Justin, a nine-day-old southern white rhino at the San Diego Zoo Safari Park, isn’t afraid of much – as long as his mom is nearby.
The 125-pound rhino recently went toe-to-toe (hoof-to-hoof?) with a cape buffalo while mom watched from a safe distance, but mostly the newborn likes to check out his new surroundings and nap — a lot.
Justin was born on Feb. 7 to mom Kacy in the 60-acre East African Plains enclosure. He is 125 pounds now, but his keepers say he should gain 100 pounds each month his first year. When he’s full-grown he’ll weigh between 4,000 and 5,000 pounds.
"Justin is very cute, and he's beginning to show lots of personality," says Matt Gelvin, lead keeper, San Diego Zoo Safari Park. "He is very playful, running, jumping and loves checking out everything around him, including the animals that share his habitat. However, his mom Kacy is a very attentive and protective mom. She is fairly tolerant of the other rhinos and animals being curious about the baby, but she is definitely keeping a close eye on them."
Justin is the 97th southern white rhino born at the Safari Park since 1972.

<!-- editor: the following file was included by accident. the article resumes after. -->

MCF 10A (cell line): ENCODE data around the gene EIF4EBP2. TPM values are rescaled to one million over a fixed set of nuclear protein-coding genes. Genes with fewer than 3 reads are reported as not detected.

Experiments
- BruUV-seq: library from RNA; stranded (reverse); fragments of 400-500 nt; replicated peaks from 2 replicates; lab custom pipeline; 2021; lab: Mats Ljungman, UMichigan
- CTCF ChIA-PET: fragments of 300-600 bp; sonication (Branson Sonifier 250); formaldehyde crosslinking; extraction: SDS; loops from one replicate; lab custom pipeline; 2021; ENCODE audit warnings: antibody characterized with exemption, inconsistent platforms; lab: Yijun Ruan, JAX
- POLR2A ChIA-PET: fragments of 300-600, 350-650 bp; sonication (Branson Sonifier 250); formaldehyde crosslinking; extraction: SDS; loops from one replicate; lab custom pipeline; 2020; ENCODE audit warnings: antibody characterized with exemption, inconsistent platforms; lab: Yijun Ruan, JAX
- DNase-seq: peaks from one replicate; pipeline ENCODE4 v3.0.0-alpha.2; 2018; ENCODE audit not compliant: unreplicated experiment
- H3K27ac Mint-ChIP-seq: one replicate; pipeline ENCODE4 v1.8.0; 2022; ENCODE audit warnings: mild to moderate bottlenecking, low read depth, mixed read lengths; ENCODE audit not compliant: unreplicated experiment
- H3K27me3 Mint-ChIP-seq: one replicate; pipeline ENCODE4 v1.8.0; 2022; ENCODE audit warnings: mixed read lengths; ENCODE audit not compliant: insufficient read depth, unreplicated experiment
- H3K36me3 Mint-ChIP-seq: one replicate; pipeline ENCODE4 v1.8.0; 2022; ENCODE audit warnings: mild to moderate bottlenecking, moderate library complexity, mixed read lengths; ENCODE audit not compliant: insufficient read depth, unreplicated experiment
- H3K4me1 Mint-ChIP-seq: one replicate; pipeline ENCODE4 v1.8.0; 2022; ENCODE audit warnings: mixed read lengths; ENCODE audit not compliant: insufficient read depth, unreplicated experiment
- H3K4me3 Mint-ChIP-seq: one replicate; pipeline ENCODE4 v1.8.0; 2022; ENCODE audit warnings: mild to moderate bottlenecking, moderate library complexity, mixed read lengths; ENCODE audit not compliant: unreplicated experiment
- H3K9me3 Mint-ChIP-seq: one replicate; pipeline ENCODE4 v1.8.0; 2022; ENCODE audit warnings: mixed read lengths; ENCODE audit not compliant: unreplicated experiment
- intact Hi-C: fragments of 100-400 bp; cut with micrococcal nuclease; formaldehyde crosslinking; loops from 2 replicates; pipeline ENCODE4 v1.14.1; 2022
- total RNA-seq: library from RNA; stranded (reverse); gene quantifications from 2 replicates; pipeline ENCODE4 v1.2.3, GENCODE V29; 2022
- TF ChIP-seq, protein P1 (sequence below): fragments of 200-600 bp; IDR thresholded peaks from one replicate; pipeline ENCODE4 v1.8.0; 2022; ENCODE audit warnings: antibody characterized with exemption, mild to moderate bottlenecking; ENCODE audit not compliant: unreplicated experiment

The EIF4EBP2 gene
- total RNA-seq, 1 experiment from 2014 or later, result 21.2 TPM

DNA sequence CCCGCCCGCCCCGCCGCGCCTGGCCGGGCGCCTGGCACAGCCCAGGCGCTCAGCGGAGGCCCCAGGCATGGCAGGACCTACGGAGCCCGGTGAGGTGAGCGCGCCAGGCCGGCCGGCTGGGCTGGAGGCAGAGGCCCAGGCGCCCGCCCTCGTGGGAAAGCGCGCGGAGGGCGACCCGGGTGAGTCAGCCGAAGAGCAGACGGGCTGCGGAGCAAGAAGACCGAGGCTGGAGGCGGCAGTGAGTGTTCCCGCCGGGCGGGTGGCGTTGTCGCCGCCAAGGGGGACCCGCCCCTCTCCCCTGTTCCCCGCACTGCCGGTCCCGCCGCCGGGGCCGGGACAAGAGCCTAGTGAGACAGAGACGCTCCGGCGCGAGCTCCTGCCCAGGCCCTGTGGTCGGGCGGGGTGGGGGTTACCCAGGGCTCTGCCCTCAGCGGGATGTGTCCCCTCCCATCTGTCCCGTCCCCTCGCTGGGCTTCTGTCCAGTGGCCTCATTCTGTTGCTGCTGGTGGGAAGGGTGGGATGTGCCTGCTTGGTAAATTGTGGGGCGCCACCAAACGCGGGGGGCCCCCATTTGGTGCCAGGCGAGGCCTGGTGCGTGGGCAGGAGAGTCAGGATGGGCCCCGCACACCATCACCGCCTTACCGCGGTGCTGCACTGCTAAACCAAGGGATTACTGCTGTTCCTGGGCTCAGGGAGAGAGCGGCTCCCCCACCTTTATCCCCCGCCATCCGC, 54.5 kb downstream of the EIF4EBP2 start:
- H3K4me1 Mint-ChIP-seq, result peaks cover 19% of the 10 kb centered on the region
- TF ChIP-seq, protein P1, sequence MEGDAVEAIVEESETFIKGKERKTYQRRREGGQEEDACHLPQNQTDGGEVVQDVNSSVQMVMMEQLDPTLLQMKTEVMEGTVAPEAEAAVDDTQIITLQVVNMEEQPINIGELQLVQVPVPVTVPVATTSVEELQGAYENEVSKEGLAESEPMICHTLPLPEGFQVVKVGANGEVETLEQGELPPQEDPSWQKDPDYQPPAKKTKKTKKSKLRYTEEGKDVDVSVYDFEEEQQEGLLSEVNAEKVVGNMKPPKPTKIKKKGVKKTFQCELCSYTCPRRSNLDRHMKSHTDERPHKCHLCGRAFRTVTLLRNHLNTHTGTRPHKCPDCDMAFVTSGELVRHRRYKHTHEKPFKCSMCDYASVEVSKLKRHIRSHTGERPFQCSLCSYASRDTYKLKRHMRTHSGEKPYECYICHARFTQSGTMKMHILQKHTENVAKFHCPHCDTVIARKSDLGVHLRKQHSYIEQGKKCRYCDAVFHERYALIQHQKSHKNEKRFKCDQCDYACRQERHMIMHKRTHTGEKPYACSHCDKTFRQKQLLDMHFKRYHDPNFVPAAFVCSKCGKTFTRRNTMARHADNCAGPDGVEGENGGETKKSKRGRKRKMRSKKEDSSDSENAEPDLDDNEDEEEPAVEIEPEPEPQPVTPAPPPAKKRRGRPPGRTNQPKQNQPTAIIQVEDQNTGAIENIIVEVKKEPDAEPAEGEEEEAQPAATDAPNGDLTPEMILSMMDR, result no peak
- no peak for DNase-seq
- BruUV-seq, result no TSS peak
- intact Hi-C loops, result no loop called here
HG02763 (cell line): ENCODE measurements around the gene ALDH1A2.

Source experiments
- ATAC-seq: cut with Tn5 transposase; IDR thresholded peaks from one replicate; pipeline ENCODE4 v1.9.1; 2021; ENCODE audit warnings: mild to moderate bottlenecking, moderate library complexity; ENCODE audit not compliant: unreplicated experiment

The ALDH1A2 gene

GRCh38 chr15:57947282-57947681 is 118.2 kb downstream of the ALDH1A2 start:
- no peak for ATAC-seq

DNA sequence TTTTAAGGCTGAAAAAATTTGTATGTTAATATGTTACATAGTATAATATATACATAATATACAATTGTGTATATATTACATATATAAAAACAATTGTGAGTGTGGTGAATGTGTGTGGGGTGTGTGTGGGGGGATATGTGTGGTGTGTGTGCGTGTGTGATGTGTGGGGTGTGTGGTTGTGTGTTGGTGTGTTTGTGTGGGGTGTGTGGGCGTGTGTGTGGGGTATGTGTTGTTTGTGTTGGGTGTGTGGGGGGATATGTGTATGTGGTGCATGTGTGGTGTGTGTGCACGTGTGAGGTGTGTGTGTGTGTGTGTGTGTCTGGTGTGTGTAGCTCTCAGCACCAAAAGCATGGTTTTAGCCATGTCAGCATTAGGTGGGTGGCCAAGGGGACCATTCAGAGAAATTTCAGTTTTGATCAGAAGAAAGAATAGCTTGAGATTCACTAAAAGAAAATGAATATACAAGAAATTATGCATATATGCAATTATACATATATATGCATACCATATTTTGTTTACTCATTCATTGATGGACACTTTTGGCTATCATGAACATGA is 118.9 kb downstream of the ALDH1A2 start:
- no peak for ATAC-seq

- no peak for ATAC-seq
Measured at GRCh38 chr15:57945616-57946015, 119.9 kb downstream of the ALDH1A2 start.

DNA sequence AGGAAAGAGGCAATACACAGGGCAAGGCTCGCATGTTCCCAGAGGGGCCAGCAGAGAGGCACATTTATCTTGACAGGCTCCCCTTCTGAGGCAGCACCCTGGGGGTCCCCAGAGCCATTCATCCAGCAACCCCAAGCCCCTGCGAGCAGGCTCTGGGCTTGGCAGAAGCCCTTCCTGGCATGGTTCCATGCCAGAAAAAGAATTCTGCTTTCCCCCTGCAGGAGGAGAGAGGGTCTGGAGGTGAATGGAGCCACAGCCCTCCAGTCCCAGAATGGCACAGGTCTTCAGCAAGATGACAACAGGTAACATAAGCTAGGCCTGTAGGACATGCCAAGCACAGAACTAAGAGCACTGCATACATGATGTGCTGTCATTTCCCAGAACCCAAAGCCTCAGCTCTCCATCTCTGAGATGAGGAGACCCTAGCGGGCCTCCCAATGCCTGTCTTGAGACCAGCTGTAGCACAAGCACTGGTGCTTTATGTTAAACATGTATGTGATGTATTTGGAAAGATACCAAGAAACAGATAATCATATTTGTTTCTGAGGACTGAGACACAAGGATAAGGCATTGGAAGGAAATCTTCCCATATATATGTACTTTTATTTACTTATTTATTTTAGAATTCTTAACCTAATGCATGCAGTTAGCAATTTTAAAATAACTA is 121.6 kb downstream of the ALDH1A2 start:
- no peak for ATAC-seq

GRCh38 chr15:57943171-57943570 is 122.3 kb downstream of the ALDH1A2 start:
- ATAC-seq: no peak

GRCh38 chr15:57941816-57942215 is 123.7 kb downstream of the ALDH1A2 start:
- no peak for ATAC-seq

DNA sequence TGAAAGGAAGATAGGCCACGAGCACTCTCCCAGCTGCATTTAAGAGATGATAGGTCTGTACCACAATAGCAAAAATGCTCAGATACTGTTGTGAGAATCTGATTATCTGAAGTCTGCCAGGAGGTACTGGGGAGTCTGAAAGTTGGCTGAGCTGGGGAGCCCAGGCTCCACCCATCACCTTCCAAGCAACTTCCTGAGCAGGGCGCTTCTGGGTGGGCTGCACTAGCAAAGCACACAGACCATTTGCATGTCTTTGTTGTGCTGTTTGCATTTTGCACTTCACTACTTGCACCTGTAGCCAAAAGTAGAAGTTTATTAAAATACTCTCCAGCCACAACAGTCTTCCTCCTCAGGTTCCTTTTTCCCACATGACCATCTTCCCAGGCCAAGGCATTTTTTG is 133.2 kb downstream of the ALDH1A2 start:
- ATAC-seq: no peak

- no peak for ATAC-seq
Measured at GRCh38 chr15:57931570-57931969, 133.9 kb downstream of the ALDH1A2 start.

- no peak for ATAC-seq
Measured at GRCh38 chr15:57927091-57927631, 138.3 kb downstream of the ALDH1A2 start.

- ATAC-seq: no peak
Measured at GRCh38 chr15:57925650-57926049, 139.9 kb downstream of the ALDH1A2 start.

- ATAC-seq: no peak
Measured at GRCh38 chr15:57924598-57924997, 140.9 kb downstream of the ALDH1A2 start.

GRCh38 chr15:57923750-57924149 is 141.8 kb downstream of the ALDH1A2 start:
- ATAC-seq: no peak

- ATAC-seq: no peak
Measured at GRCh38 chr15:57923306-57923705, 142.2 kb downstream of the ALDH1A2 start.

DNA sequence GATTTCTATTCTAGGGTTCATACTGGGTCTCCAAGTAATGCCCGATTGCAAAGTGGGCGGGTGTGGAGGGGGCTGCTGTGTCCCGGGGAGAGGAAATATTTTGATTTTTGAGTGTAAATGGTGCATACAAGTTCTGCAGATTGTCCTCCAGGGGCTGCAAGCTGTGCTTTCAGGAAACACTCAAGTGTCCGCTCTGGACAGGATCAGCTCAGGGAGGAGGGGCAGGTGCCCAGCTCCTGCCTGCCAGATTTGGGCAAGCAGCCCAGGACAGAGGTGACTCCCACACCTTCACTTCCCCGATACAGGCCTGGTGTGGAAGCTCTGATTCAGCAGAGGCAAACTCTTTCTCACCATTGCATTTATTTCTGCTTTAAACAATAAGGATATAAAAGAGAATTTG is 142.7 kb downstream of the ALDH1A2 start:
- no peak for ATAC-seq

Justin and Kacy can be seen from the Africa Tram Safari, a Caravan Safari, a balloon safari or from the park’s new giraffe cam.
The southern white rhino is near threatened on the International Union for Conservation of Nature's Red List of Threatened Species with only 18,000 remaining in the world.
Due to poaching, a rhino dies every eight hours in South Africa, according to the World Economic Forum.
San Diego Zoo Global recently built the Nikita Kahn Rhino Rescue Center to house six southern white rhinos brought in from South Africa. The 3.5-acre state-of-the-art animal facility is dedicated to the conservation of white rhinos, with a focus on assisted reproductive techniques.
Rhinos graze on grass, which helps maintain the diverse African grasslands, increase plant diversity and provide grazing areas for other animals that share their natural habitat.